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To start, A friend and I decided to go on a vacation to Oahu and Kauai. The night before we got to the paddling part on the Wailua river, I took my camera in it's waterproof case out to the reef in Poipu to go snorkel with the fish. I got in the water and started swimming along and to my horror, the waterproof case was very not waterproof all of a sudden. Before I realized what was going on, the housing was full of water. I unbuckled the housing and quickly whipped out the battery and memory card. The camera was DOA and the battery was warm to the touch. I could only hope the SD card would make it when I got home. I saw nothing wrong with the seal at all and I closed it in the hotel where it was clean of sand, so I'm not sure what happened to make it spring a leak, but now I have an odd shaped brick rather than a camera :/. I can only hope I still have a bit of insurance left with the manufacturer. I couldn't go without pics, so I went and got a little disposable for the paddle (sorry about the quality).




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The thing about Kauai and really all of Hawaii in general is you have to wake up early to beat the crowds of tourists. We hit the water at 7:30 AM and we were on a nice empty river. a little way up the river, there was a small road bridge we could paddle under, so taking our time, we went as far as the little branch would go. just under a click in, the waterway ended with a spectacular view of the mountains past the tall grasses that grew out of the water. The water was really murky even in the shallow areas, so it was pretty hard to guess the depth. I snapped a few pics and we headed back out under the bridge. Now we were surrounded by tour groups.




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It was about 8:15 when we arrived at the beach to hike to the falls. Every last inch of space was now occupied by tourists. We headed across the bank and changed shoes to hike. The small trail went through a forest that seemed eerily like the west coast. There was a water level indicator with a gradicule that went to over 20 feet. Must be a very wet place in the rainy season. Some of the guides from the tours were murmuring about the place being a muddy pit only a week ago. We got to the falls just before the rest of the tourists showed up. There were lots of signs warning about falling rocks and imminent death from above to swimmers below the falls.




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I didn't hike a mile to not go in the waterfall, though. So I got in the moderately cold water and went for a swim. I got a bit more courage and swam near it, but I never got right underneath the falls. I'm glad I didn't die. ;) Once I got out of the water I noticed sort of a uniquely kauai scene: chickens - everywhere. Kauai has a bit of a chicken problem and the tourists contantly feeding them probably isn't helping. At least they're nice looking chicken. They seemed to roam coast to coast and no matter where you are on the island, the silence is interrupted with rooster crowing.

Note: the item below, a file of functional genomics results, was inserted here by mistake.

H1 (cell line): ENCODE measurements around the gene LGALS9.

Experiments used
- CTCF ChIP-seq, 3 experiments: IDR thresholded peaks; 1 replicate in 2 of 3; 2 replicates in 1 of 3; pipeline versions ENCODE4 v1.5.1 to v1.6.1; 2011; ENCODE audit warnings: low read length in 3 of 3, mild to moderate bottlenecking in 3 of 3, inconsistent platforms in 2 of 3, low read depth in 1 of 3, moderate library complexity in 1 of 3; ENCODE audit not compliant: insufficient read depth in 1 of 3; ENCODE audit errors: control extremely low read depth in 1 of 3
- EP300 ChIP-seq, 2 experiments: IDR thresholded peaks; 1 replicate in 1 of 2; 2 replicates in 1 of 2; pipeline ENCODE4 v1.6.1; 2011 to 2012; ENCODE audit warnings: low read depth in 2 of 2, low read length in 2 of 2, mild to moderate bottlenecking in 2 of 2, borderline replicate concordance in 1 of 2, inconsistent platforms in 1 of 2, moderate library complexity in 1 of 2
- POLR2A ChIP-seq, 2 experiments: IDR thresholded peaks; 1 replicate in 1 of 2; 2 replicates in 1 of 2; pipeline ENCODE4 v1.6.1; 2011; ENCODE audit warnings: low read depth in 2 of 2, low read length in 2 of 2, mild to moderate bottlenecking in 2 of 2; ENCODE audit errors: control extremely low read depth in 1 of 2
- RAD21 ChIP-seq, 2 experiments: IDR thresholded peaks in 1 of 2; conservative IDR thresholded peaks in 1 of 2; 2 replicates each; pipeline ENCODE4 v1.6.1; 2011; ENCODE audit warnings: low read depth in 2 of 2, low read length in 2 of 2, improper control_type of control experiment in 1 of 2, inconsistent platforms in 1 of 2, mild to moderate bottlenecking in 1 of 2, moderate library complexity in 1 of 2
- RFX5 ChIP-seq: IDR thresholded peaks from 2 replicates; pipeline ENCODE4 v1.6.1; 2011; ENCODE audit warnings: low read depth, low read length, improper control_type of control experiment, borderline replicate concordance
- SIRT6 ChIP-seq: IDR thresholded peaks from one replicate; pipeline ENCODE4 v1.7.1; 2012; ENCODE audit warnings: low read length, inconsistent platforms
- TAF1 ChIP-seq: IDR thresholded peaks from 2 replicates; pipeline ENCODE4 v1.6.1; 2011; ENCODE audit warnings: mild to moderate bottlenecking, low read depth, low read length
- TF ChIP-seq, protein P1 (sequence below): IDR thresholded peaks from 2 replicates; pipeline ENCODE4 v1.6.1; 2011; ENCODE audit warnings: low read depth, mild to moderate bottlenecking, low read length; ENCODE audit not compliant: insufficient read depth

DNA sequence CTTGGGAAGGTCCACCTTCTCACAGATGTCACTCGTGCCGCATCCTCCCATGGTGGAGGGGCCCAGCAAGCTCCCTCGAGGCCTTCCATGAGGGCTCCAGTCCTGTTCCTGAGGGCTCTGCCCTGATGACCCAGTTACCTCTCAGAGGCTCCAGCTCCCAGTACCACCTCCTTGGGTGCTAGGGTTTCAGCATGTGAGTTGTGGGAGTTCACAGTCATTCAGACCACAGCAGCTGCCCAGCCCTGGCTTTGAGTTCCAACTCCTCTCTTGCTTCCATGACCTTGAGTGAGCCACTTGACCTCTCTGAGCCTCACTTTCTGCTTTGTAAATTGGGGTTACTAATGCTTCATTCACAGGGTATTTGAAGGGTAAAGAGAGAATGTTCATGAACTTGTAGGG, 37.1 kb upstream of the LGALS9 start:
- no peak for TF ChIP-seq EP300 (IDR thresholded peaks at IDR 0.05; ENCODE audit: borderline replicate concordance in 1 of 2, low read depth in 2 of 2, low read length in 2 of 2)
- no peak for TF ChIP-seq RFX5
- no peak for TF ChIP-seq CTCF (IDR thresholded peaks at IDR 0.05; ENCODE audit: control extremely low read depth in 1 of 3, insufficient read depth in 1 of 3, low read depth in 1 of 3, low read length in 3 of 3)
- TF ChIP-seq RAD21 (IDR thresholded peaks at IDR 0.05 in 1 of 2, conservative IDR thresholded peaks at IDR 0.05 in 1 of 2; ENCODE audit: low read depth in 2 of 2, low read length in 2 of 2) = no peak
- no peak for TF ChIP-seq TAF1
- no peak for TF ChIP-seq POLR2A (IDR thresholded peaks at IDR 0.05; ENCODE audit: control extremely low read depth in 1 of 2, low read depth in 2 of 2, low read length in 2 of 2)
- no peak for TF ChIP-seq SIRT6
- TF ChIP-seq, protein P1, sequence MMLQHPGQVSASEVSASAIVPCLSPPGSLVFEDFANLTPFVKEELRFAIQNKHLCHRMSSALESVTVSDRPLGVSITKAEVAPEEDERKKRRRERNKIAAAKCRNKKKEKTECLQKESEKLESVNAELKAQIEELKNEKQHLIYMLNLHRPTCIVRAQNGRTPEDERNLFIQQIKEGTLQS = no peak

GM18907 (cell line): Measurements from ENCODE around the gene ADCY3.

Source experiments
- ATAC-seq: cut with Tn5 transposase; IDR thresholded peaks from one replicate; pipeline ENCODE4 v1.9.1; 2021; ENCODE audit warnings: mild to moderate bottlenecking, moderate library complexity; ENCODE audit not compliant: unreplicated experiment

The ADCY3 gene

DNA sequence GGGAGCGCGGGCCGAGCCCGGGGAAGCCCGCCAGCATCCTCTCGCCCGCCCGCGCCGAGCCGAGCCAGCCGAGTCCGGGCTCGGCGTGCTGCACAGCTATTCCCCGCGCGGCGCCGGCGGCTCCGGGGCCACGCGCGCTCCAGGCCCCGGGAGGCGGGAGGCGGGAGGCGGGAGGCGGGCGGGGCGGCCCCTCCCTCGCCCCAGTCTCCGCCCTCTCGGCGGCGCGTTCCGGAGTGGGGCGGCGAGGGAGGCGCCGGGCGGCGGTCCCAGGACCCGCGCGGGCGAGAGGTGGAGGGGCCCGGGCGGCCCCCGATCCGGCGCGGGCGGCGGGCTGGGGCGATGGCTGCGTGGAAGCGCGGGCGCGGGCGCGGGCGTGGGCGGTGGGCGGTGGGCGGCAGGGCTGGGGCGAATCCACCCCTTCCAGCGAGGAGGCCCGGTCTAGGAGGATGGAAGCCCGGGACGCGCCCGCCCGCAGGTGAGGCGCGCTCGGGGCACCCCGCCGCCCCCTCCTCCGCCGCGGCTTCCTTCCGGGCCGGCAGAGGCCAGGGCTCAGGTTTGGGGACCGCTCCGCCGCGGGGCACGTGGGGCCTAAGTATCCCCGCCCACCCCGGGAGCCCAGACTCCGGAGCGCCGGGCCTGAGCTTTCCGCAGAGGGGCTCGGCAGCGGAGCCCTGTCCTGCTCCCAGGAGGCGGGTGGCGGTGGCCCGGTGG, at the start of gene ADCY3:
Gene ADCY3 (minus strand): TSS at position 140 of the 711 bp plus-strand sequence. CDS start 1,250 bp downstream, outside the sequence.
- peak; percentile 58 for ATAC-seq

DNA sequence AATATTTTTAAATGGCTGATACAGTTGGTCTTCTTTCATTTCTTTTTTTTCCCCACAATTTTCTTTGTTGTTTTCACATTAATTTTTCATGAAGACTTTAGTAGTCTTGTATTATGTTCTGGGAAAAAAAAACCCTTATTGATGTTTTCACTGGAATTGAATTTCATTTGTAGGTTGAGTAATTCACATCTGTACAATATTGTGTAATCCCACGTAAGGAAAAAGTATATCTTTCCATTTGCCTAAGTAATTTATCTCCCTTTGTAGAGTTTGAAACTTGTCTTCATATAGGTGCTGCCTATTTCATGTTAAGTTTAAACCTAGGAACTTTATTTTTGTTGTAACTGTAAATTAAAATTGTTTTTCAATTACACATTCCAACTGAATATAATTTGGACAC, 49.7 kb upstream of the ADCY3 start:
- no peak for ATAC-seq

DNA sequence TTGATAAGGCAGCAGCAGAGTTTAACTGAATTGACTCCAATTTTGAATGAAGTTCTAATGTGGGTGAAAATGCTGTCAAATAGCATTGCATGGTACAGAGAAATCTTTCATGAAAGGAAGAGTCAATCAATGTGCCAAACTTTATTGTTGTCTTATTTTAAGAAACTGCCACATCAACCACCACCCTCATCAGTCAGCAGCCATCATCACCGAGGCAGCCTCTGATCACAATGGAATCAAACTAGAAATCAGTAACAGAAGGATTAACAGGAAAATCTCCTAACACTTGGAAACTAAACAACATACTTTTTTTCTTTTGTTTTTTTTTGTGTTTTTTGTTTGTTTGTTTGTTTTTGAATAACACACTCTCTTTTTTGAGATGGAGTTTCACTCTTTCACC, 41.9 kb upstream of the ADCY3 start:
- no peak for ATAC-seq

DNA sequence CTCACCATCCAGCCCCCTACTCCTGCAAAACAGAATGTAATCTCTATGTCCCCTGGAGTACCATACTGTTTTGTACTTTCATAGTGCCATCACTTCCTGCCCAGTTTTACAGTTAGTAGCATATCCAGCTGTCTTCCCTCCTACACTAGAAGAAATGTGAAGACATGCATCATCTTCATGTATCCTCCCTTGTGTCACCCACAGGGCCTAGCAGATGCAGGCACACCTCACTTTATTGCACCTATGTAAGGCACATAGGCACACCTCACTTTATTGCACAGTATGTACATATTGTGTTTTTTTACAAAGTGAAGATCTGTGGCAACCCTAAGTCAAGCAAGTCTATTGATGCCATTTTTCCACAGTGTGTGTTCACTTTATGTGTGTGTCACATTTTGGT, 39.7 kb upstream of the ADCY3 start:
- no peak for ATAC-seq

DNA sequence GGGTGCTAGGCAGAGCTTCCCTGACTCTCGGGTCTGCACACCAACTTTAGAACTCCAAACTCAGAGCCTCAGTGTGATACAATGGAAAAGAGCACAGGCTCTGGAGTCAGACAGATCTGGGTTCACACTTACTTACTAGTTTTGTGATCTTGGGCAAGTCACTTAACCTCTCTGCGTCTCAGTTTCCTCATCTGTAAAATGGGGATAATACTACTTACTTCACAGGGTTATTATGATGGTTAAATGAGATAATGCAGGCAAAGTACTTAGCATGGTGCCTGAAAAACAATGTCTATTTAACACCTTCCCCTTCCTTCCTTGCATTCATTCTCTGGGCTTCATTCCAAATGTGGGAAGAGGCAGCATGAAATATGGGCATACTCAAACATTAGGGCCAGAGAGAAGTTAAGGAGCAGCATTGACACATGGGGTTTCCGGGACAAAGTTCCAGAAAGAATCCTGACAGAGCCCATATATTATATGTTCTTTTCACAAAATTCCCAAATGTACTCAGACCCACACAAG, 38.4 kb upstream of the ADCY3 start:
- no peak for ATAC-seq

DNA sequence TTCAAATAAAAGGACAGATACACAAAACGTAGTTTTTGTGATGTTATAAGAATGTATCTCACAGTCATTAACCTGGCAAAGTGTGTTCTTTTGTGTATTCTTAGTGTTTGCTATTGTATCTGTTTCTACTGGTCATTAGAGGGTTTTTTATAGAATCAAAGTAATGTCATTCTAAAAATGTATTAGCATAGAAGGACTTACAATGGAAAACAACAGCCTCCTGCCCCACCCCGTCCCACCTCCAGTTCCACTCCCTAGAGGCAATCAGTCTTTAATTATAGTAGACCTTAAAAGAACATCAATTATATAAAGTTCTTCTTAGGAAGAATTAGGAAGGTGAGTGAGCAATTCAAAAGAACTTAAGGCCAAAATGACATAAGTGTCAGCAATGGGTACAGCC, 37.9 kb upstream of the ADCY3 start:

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We made our way back down to the kayaks and the beach was crammed with the little sit on tops. Oddly most of them were doubles. My friend and I traveled up the river a bit more and I went on to see how far upstream you could get. The river terminates ina set of lazy rapids during the dryer season. Our time was running down - almost 5 straight hours of paddling and hiking. We booked it back to the put in and dealt with the wake from all kinds of power boats on the river. The day just kept getting better and better. Pleased with our progress on the river we headed to a great pub in Kapa'a called Pau Hana's Bar and Grill. The restaurant was a small sports bar with some cool hot rod and Harley paraphernalia. The bartender came over and handed us a guest-book and explained the story behind all these bills pinned to the ceiling. It was quick and tasty food with a couple friendly folks on staff. A good way to fuel up for surfing later on at our spot just past Kapa'a. Life is good.



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